I actually argue here for Christian heroism. We have weasels, clerks, scandal-mongers, reputation destroyers, legalists. lunatics, advocates, pedophiles, corporate Christian bullies, out-right thieves, woman abusers. You can scarcely tune in to any form of media without reading how the Pope has a tearful reunion with alleged victims of predatory priests or another tele-evangelist got caught doing what he or she spent ten years railing against to raise money from the simple-minded.
We have enough of these. How do we keep manufacturing them? More closely put, why do we keep protecting them?
There is something wrong.
So, I argue for Christian heroism.
By Christian heroism, I mean dogged insistence on self-thought, not self-absorption, but the kind of thought an honest man can think and say, consulting only his Lord and his conscience. By Christian heroism, I mean the kind of courage that opposes entrenched evil, closing with it, grappling to the death of one or the other, confident the example of courage will inspire others to take up the colors as the first hero falls. By Christian heroism, I mean the kind of person who stands over against the accepted entities, themselves besmirched with scandal, themselves the defenders of the faithless rather than the faith.
Christiam heroes should be, must be, the kind of people you can trust with money, children, women and all of those who cannot reasonably expect to defend themselves. If basic honesty is a problem for a leader, he/she is not a leader for Christians.
A Christian hero inspects and advocates the historical/phlosophical underpinnings of the Christian faith. In Christian heroism I insist we could see the end of some of the internecine warfare of the last generation. Christian reunion is certainly impossible. Yet, like universal salvation, it should be the hopeless goal of the Christian hero.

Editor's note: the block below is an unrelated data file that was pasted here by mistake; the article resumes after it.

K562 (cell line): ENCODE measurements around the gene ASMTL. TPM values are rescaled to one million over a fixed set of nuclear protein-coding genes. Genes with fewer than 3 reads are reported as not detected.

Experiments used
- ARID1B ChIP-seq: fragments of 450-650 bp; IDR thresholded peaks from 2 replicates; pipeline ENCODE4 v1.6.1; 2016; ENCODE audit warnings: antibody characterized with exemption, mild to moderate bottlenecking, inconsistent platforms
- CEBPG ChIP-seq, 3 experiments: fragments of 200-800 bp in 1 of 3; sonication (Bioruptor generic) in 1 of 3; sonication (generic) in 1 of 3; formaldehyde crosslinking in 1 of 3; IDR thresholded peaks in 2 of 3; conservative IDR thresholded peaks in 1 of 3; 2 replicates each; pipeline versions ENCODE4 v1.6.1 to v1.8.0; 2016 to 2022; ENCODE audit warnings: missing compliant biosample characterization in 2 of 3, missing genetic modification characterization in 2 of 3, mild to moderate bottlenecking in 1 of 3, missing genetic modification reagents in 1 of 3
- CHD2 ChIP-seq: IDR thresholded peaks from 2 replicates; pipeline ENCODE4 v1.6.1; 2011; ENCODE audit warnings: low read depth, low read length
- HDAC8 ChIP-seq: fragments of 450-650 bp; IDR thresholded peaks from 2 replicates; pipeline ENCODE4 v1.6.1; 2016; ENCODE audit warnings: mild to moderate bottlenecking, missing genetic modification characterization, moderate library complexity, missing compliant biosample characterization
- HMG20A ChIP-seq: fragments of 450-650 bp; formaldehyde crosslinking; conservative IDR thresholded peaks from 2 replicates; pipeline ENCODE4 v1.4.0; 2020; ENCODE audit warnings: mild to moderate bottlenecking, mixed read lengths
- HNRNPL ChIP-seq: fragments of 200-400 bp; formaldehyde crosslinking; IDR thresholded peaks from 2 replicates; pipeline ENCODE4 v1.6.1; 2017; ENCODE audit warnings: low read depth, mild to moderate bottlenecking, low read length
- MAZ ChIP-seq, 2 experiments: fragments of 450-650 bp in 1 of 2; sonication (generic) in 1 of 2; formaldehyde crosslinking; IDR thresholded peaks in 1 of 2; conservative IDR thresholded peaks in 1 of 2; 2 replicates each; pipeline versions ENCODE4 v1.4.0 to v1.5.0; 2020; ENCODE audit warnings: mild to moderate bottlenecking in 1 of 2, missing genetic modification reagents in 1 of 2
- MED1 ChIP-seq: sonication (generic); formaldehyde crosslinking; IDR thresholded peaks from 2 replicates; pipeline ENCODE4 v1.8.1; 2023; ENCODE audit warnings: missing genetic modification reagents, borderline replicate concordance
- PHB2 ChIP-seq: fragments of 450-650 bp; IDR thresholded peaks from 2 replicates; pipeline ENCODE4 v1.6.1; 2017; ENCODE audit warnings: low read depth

We cannot continue to criminalize disagreement so the barely Christian extremes (and their cohorts) can raise funds. Christians should contend for the Truth by this simple act; proclamation of clear truth in its proper application and with appropriate love.
What opposes Christian heroism? The greatest enemy of Christian heroism, I think, is our own carnality; not merely the practice of unoliness but the way we permit its advance for the sake of maintaining some outmoded organizational apparatus.
The present powerful debate over Biblical instruction on sanctification and justification is actually about carnality, for it frames the question, "What is permissible and when is too much too much?" The Christian hero understands the real question is before us, not what Paul meant to say, but what God thinks right now. One can hardly maintain the current mess is what God currently thinks God now wants from God's people today.
Opinions expressed here are mine alone, darn it all, and do not reflect the opinions of the church I serve or of any other person or organization I know anything about or might represent, drat the luck.